Fossilized Vomit and Feces Are Delighting Paleontologists

The fossilized vomit.

The fossilized vomit.
Photo: Courtesy Caleb Gordon

How Can Fossils Tell Us About the P...
How Can Fossils Tell Us About the Past?

Fossil skeletons tell us a lot about extinct species; without them we would not be able to merge the old life. However, equally important are the fossils that may not immediately capture our imagination, awe us or even be recognizable to non-paleontologists. The traces an animal has made in its lifetime – footprints, tail resistances, nests, burrows, feces, and vomit – are all examples of ichno fossils. These may not attract museum audiences such as a T. rex skull yes, but they reveal behaviour and provide insightful clues in the old environment. That we can not only discover such things after millions of years, but also recognize them for what they are, is absolutely amazing.

Two articles published this month reveal exciting new ichnofossil discoveries. They describe two very different species from two different geological eras, but are nevertheless connected by one important detail: these fossils preserve digestive remains – vomit and poop – expelled by long-gone creatures.

Ichno fossils such as coprolites (fossilized stool) and fossilized stomach contents have been recognized since the early 1800s. Like any other enterprise, paleontology has evolved over the past 200 years since its inception. Our ability to recognize other types of ichno fossils has increased, and now scientists are able to detect fossil gastroliths (swallowed stones to help an animal with digestion), stomach pellets (like the kind of vomit material you might find from an owl) determine, consumulites (fossilized material from the digestive tract) and regurgitalites (fossil vomit). The list continues.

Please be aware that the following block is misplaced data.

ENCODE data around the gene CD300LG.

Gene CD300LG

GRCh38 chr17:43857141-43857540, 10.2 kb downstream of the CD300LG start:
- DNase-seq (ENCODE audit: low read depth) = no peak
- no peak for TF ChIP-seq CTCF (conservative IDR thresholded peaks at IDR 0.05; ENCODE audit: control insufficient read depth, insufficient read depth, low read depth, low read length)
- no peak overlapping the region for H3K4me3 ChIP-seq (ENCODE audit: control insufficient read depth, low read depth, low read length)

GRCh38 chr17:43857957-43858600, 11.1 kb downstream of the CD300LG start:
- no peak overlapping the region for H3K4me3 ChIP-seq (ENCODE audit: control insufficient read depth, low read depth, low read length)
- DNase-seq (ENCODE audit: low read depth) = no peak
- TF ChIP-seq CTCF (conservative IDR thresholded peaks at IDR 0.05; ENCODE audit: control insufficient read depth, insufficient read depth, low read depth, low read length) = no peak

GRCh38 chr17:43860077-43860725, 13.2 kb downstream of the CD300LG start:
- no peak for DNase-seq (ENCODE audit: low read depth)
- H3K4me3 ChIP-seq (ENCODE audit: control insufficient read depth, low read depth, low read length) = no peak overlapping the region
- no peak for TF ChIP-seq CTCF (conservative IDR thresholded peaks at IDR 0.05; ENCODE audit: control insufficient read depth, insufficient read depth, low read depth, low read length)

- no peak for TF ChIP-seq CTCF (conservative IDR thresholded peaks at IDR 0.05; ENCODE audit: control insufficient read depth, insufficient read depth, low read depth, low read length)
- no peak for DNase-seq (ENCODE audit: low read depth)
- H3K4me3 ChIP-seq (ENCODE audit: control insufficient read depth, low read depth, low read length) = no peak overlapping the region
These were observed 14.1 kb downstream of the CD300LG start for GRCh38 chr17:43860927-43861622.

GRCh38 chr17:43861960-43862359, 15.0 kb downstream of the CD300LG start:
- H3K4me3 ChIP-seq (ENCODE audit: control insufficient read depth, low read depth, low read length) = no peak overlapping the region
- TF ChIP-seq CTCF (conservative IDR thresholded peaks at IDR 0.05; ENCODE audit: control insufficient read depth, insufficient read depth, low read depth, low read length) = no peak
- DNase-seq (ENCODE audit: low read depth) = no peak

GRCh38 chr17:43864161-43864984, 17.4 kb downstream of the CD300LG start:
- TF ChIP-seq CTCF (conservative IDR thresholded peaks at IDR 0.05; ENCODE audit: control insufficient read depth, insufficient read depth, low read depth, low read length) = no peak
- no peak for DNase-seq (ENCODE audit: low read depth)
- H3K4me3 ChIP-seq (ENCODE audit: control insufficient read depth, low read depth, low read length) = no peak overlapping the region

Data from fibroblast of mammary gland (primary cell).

And while the popular press rightly continues to highlight the remarkable skeletal fossil finds, ichnofossil discoveries – despite their importance – are receiving significantly less attention.

In a paper Published in Scientific Reports, paleontologists report the first coprolites ever discovered at the La Brea Tar Pits in Los Angeles. Small, abundant and resembling modern rodent poop, these fossil droppings were initially considered the droppings of contemporary rats on museum grounds. However, after extensive study, it was determined that these are the 50,000-year-old remains of an ancient woodrat of the genus Neotoma. Research co-authors Laura Tewksbury and Karin Rice discovered these coprolites.

“While the personnel working on the excavation and the initial bulk preparation of the material suspected early on that the material could be coprolites, more than a century [La Brea Tar Pits] had never reported such fossils to be preserved, “excavator Laura Tewksbury said in an email to Gizmodo. “Only when hundreds of them were found, from an area where such an abundance of contamination was simply not possible, did the hypothesis get a hold.”

So why is this important? Why is this nest of old woodrat poop an important discovery on a site known the world over for its wealth of impressive fossils, including huge Colombian mammoths, mastodons, terrible wolves, camels and saber-toothed cats.

First, these are the only known coprolites that have survived in what we call a tar pit, but are actually a natural asphalt seepage. We now know that this preservation is possible. This gives an incentive to paleontologists in other places around the world to look for similar ancient remains.

Second, these coprolites open a door to the ecosystem of that period. The survey indicates that old Neotoma at C3 plants, a term that denotes largely woody, grassy flora known to be present on the La Brea Tar Pits site.

Example coprolites (A) before asphalt removal with surrounding sediments, (B) intact pellets with vegetable material, (C) isolated, cleaned pellets.

Example coprolites (A) before asphalt removal with surrounding sediments, (B) intact pellets with vegetable material, (C) isolated, cleaned pellets.
Statue: Mychajliw et al. 2020 (Scientific reports)